From 2speccers2tools wiki

As the local bruhs of the Dingus water ways further improved in their art of active predators, a population of Grazing Jello-Fish would respond by becoming much bigger. At this size, they would also become much more herbivorous, with energy obtained from flora becoming more prominent than the energy obtained from their fusiotrophic metabolisms. This would result in them becoming a distinct taxon known as the Pulpmouth. While at first glance it may resemble its ancestor, the Pulpmouth has made some major changes to its anatomy. The first immediate difference is its much larger size, as a large bulk of its diet consists of tough and woody vegetation which then required a larger blind gut to better digest it and in turn it needed a large body to house said gut. This larger body size also meant the Pulpmouth was safer from the local predators though the calcium carbonate armor embedded within their thicker skin still provides protection as well. The species also has developed a beak-like tooth on their upper lip to help them bite and crush the tough flora they consume. They also can then grind it up so it is more easily digested. Any waste products will still be vomited up by the Pulpmouth in the form of a pellet. In some ways, the Pulpmouth has hardly changed at all from their ancestor and relatives, like the circulatory system of hemooranganin which helps support their multicellular bodies with the circulatory system also still surrounding the digestive system. Although it relies on it less than their ancestor, the Pulpmouth can still get some of their energy from radiation although they have lost the ability to 'zap' organisms with the radiation since they instead rely on their size, armor, and powerful bite to deter anything that tries to mess with them.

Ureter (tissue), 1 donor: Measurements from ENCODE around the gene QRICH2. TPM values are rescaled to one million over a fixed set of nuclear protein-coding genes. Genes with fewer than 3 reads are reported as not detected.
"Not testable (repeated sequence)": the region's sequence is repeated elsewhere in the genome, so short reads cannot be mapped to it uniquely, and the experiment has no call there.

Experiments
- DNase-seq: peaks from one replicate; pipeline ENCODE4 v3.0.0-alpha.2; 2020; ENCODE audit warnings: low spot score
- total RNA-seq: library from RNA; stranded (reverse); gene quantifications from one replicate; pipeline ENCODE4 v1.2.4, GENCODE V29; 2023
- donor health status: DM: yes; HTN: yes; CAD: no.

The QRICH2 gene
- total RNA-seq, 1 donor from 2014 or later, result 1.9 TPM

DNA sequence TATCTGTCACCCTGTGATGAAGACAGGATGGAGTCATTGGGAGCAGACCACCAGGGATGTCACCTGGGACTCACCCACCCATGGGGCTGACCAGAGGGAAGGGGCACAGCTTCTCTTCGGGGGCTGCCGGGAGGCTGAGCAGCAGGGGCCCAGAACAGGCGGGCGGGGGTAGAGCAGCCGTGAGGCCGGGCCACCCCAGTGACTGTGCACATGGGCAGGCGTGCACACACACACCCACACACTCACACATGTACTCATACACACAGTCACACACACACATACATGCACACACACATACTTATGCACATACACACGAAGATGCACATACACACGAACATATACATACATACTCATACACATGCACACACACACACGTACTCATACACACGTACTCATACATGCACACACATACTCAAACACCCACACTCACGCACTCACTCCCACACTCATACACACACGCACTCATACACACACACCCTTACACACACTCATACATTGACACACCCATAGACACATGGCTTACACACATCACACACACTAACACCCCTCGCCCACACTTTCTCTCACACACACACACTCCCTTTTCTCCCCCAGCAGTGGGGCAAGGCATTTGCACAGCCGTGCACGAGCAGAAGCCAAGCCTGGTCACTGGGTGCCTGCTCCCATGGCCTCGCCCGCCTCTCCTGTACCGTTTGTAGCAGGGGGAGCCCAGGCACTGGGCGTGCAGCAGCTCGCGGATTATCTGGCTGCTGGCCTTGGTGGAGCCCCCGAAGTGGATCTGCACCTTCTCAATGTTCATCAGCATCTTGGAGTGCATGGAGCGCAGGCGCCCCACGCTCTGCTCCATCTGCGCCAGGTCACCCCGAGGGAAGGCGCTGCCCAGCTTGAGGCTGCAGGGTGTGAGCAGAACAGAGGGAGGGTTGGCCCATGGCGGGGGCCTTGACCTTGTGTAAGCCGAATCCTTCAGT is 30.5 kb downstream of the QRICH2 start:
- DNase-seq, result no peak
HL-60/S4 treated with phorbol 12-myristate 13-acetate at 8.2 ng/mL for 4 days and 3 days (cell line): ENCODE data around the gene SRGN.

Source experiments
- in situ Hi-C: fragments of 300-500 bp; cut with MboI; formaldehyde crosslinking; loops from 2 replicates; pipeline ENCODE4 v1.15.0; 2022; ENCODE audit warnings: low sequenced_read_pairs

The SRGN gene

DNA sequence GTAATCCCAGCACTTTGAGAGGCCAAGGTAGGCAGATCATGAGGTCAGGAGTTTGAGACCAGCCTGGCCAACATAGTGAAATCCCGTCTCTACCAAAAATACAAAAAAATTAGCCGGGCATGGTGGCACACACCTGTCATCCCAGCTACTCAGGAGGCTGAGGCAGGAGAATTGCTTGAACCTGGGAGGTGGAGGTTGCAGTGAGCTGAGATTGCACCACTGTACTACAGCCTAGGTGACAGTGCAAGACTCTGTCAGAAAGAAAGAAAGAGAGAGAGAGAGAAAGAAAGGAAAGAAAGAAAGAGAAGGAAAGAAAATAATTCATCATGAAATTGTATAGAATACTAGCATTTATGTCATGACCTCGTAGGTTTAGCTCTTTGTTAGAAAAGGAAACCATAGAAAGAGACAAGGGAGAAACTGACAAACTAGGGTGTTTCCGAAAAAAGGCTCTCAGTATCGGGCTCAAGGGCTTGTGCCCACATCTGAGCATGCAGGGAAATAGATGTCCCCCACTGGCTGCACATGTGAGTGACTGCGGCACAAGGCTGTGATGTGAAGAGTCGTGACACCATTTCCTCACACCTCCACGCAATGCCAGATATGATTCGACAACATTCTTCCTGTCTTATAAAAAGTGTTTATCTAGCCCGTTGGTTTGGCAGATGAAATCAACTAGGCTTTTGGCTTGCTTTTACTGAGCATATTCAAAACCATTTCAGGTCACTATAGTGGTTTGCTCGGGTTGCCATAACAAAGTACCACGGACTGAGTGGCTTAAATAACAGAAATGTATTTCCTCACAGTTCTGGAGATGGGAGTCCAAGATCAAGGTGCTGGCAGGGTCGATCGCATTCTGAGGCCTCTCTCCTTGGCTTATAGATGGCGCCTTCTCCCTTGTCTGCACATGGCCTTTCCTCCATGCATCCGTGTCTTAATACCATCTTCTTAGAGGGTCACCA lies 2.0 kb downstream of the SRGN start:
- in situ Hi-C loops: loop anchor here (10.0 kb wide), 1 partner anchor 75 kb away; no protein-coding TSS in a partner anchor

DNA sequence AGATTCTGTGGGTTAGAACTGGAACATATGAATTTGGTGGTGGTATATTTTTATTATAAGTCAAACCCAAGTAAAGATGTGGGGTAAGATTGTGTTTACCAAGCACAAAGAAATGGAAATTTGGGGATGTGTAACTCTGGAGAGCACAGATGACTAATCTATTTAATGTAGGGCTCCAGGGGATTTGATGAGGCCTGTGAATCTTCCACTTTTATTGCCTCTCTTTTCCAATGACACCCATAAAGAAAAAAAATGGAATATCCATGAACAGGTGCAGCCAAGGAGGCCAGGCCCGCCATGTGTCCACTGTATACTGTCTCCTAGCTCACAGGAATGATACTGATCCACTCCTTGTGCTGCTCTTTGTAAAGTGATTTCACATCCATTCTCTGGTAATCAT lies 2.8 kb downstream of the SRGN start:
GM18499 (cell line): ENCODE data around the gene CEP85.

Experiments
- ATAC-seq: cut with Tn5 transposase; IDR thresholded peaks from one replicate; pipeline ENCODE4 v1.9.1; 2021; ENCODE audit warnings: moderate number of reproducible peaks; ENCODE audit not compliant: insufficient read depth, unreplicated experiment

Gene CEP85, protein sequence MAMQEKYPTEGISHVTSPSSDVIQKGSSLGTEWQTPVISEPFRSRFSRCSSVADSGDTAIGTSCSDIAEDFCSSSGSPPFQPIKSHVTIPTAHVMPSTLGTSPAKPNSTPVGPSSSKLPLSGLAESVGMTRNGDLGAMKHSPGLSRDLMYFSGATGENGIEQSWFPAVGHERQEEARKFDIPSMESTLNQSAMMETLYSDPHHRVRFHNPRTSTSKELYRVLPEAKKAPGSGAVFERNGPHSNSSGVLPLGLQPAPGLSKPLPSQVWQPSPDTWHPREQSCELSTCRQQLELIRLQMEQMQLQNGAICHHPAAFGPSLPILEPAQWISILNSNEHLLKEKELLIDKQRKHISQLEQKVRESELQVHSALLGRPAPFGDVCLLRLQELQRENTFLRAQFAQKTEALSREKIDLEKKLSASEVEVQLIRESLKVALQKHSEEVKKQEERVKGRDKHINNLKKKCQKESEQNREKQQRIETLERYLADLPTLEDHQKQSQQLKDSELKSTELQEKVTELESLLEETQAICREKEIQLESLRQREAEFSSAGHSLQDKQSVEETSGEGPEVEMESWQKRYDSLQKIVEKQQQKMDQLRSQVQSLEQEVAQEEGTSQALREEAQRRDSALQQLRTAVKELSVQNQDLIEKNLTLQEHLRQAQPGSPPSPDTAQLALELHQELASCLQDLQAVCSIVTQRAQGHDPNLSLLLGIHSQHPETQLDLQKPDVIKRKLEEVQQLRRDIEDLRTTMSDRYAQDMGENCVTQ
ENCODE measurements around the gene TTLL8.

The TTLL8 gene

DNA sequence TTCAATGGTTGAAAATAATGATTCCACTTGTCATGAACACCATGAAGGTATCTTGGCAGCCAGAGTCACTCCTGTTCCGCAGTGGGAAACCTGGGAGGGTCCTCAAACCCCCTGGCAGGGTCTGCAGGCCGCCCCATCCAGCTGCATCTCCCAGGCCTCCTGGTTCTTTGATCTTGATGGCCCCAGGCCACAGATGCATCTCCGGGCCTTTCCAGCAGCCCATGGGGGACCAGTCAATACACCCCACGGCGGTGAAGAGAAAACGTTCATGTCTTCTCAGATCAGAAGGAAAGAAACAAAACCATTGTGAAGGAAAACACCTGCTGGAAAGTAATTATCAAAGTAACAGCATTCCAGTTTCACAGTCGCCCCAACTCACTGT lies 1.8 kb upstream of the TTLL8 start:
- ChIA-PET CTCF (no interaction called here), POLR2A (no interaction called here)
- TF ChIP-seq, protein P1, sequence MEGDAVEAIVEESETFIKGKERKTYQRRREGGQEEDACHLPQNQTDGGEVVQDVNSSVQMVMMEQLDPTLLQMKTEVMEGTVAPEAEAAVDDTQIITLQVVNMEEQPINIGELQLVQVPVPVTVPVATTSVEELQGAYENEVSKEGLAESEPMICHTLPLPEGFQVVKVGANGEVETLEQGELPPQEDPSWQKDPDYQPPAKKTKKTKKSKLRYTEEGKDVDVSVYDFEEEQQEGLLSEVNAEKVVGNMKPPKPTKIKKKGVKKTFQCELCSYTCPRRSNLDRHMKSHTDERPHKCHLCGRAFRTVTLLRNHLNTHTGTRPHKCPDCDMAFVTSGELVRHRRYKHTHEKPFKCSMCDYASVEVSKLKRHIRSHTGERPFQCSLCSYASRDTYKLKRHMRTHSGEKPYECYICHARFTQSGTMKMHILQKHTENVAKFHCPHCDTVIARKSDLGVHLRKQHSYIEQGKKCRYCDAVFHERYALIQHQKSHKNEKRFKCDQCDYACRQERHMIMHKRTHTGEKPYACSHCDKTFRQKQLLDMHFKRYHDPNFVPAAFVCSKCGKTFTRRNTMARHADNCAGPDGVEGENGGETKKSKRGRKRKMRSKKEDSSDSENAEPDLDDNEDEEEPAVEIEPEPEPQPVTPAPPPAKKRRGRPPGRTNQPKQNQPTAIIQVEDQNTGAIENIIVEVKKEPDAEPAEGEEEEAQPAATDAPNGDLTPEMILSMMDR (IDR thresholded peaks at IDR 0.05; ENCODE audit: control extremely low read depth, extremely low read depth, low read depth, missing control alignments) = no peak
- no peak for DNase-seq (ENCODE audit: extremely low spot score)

When it comes to breeding, the Pulpmouth has not changed much from their ancestor, as they release "gametes" into the water. When they encounter those of another individual, the two "gametes" then fuse together and then split into two developing youngsters. The youngsters are more vulnerable to predators and so they will seek out adult Pulpmouths for protection until they are old and large enough that they can move off on their own.